Teflon Telstra emerges without an NBN bruise

Under a Coalition NBN, Telstra is set to win accelerated cash and infrastructure payments, healthier margins and new build deals – all with comparatively little downside.

The sharemarket response to yesterday's launch of the Coalition’s national broadband network was revealing. There was no response.

Given that the policy unveiled by Malcolm Turnbull and Tony Abbott would fundamentally change both the nature of the network and Telstra’s current contracts with the government and NBN Co, it is curious that new uncertainty in Telstra’s medium-term outlook wasn’t reflected in its share price, which was essentially unchanged.

Maybe that’s because Abbott declared that (unlike Stephen Conroy) he wouldn’t go to war with Telstra and would renegotiate a deal with Telstra that would ensure its shareholders were ‘’kept whole’’, or because the market takes the pragmatic and rational view that Telstra isn’t going to agree to anything that surrenders the $11 billion of net present value it negotiated with Conroy and NBN Co.

It may get some of that value in a different form – it would get to keep its HFC cable network under the Coalition’s NBN, for instance – but that would be its base negotiating position and Turnbull and Abbott clearly understand that.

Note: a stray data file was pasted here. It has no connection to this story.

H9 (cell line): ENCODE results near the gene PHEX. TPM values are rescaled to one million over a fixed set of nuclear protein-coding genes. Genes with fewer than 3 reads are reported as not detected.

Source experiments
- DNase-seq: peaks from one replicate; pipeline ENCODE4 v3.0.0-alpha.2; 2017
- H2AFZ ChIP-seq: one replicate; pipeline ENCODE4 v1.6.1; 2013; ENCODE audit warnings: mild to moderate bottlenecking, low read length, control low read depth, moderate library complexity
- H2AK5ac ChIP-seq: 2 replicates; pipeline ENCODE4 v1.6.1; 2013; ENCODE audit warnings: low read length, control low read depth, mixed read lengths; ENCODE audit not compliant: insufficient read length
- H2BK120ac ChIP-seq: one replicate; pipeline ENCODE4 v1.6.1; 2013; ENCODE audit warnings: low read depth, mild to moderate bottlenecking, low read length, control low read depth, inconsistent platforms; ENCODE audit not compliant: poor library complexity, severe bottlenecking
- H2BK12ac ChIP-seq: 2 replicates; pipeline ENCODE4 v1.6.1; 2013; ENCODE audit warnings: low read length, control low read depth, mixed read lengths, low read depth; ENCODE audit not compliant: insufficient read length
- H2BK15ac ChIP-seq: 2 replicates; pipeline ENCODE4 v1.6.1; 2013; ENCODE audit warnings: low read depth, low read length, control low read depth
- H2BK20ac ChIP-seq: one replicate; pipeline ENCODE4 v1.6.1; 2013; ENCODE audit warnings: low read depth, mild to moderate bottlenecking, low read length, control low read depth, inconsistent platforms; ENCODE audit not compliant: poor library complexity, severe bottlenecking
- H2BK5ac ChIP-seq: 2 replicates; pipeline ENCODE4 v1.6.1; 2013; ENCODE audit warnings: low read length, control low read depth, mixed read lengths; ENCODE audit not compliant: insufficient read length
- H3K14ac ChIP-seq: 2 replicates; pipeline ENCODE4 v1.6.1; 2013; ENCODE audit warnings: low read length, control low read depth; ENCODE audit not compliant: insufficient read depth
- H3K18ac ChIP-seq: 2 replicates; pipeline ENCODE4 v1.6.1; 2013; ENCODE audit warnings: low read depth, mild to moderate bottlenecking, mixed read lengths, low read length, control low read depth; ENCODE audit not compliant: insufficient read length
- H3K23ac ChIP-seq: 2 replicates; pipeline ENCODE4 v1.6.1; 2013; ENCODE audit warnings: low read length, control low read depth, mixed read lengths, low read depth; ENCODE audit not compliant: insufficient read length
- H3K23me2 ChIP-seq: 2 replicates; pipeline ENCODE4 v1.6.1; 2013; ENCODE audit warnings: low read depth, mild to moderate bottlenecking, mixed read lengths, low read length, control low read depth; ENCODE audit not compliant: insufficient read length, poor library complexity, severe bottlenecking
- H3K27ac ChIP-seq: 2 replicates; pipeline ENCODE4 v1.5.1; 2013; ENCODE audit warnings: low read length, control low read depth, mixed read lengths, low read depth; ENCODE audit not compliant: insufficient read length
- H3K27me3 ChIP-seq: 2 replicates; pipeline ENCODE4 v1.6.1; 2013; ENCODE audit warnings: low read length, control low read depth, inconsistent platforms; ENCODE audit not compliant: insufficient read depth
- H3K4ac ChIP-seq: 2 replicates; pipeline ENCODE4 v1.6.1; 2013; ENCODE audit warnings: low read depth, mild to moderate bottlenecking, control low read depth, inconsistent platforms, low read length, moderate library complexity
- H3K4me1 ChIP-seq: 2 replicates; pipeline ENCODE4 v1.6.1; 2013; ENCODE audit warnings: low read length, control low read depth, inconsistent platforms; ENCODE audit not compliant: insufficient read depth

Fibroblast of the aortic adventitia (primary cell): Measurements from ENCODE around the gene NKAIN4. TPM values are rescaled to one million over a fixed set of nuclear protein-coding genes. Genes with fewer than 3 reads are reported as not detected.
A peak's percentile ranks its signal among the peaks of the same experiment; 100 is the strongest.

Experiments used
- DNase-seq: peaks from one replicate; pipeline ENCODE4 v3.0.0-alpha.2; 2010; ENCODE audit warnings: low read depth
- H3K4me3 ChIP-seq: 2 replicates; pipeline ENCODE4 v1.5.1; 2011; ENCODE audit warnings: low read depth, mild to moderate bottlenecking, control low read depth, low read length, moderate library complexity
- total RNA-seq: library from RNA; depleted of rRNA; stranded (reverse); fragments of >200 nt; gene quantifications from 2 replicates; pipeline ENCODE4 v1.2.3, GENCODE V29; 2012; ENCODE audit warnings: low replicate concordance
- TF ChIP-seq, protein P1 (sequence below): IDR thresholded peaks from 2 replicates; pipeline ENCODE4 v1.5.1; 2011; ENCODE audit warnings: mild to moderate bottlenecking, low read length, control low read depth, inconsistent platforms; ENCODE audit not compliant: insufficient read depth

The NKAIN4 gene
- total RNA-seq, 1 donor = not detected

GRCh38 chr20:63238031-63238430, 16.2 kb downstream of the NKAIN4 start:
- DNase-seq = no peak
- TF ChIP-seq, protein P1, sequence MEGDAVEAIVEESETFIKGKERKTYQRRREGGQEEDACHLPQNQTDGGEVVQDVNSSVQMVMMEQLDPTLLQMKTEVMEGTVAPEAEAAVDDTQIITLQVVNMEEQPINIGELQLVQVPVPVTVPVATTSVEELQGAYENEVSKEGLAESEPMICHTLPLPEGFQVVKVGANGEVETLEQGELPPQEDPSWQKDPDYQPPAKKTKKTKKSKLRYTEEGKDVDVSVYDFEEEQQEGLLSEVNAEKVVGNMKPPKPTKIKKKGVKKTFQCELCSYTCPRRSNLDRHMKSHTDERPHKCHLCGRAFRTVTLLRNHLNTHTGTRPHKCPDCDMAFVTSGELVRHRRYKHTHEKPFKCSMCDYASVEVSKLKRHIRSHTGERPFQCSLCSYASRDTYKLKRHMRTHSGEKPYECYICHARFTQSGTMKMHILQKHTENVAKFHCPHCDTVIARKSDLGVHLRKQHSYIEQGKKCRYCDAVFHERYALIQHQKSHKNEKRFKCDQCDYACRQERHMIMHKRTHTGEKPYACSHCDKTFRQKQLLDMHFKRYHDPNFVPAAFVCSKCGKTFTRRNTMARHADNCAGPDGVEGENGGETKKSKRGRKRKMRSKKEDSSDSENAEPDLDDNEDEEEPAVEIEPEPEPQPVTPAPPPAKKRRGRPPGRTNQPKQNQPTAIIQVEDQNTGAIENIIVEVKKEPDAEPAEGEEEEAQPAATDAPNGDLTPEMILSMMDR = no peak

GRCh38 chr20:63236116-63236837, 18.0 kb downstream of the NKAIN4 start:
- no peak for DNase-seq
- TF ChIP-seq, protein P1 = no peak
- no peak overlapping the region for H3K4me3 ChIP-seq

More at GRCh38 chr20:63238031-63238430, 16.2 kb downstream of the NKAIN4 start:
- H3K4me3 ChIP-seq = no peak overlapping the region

From Telstra’s perspective it would probably appreciate the opportunity to sell its copper sub-loop – the copper between its nodes and individual premises – to NBN Co.

The faster rollout of the Coalition’s version of the NBN would also accelerate the cash payments for disconnecting customers which would inflate the real value of those payments to Telstra.

It would presumably still get its infrastructure access payments, again at an accelerated rate, although the planned changes to the nature of the NBN build, which would prioritise rural and regional areas over urban centres might adversely affect those flows of payments.

It might also play a bigger role in the actual building of the network – for some reason, apart from the building of the transit network, Telstra hasn’t been involved despite the shambolic nature of the rollout of the NBN so far – and collect some payments for leveraging off its understanding of its own network.

Against that, the early focus of the network build in those less-populated regions where Telstra faces the least competition today would presumably impact its earnings and margins and market shares earlier and harder than the current NBN rollout.

It would also lose its compensation for shutting down the HFC cable to all services other than Foxtel; would have to create third party access, or a wholesale offer, to the HFC platform and, of course, it would have to once again face the distraction and cost of a lengthy renegotiation of its deal with the government and a new assessment from the Australian Competition and Consumer Commission.

While shuffling the various streams of value around to deliver equivalent value to Telstra shareholders might be complex it ought to be doable and Telstra would be particularly interested in the prospect that it could retain its HFC network and therefore still own some fixed line infrastructure.